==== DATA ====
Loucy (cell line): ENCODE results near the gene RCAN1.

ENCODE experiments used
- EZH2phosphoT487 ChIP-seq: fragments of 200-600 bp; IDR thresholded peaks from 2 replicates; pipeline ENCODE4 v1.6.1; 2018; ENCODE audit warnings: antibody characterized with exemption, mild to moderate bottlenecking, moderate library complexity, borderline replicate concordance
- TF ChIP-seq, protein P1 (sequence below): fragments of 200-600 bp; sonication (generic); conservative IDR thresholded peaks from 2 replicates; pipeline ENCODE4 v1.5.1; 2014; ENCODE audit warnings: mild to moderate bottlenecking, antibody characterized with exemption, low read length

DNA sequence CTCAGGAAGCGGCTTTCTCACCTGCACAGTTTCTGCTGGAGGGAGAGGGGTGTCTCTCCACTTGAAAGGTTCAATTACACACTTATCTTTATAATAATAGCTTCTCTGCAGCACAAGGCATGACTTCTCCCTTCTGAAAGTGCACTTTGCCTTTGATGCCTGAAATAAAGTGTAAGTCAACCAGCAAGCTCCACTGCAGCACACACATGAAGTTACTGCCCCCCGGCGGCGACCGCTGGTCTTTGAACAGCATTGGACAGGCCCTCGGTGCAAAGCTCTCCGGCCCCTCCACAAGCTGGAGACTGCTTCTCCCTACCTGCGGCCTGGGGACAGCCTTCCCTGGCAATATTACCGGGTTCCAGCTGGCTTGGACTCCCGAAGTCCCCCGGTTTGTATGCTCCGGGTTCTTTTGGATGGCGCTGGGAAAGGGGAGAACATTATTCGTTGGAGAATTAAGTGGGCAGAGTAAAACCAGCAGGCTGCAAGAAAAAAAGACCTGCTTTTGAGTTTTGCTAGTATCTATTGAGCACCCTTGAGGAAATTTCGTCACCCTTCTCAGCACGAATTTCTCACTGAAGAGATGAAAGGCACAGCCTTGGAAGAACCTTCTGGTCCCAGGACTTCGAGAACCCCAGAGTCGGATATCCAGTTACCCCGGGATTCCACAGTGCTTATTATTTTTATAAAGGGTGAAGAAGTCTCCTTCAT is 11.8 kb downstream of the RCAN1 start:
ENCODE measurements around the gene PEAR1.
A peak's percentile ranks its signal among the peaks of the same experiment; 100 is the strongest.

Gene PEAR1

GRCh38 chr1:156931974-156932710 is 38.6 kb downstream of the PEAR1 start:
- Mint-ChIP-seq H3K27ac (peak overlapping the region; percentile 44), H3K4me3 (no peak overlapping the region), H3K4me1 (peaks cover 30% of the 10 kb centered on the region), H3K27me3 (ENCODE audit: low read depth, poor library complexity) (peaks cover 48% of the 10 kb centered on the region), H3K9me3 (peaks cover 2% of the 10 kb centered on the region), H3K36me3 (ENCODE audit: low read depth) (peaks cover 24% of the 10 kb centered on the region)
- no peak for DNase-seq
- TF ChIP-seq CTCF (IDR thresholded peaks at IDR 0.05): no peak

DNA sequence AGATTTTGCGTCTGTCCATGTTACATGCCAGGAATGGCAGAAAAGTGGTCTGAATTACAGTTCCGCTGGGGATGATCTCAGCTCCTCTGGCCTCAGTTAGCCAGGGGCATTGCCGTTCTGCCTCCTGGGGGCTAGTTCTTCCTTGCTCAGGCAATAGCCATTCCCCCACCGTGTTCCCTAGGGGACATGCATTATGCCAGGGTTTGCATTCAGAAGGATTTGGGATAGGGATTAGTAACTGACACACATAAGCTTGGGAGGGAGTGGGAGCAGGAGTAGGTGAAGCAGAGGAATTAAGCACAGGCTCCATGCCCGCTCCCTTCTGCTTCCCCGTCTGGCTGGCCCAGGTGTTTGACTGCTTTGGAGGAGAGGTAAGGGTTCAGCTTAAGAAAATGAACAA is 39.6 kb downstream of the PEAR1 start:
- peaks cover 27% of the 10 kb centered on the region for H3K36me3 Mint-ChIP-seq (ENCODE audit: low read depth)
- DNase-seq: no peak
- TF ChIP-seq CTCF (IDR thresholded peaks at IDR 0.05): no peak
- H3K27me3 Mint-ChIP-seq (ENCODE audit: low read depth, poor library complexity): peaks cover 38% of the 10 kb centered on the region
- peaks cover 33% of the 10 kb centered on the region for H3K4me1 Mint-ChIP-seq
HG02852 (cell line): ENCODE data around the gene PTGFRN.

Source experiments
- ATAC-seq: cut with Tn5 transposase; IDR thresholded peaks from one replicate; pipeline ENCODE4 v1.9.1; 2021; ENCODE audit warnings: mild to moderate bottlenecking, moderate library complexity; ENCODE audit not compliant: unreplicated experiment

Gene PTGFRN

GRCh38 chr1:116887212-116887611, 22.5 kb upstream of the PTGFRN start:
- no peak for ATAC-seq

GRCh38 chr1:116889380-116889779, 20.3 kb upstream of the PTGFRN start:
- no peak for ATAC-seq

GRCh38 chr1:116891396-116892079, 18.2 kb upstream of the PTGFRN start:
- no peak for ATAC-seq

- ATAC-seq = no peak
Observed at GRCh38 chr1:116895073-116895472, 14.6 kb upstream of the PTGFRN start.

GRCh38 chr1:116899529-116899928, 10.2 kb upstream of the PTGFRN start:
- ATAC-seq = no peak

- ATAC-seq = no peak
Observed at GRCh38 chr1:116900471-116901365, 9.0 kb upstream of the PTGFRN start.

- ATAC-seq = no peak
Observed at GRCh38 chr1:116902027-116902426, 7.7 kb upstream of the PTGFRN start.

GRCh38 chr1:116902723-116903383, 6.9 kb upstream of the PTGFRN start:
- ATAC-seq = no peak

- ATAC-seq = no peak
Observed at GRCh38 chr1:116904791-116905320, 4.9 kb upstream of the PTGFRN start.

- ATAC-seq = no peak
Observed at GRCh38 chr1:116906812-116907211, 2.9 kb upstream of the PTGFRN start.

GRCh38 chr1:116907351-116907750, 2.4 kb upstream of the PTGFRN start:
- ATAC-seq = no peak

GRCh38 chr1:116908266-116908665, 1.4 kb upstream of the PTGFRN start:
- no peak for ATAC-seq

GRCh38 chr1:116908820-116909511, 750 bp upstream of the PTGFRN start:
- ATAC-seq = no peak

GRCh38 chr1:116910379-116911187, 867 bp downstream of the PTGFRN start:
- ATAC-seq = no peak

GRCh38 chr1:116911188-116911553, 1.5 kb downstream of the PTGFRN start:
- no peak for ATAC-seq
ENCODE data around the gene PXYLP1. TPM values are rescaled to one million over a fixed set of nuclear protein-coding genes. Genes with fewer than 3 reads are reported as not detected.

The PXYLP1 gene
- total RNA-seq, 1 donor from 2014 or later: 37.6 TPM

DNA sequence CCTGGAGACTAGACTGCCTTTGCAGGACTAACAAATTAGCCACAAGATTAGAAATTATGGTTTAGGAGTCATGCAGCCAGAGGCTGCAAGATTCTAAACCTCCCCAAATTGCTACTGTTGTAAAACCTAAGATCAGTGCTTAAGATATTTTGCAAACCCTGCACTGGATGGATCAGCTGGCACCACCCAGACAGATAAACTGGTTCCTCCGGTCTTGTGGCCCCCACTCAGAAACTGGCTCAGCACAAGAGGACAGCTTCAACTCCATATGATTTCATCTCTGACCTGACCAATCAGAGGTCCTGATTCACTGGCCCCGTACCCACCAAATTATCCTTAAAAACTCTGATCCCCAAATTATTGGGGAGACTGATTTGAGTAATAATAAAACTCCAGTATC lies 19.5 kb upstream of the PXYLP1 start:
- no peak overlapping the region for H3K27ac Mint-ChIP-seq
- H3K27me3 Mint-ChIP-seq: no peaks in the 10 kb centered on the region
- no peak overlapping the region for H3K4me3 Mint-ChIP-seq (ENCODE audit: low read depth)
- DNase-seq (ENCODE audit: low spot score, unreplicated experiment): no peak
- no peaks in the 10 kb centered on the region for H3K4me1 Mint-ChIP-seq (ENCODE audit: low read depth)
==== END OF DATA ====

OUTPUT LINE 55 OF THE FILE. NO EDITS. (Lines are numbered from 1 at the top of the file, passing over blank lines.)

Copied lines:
- total RNA-seq, 1 donor from 2014 or later: 37.6 TPM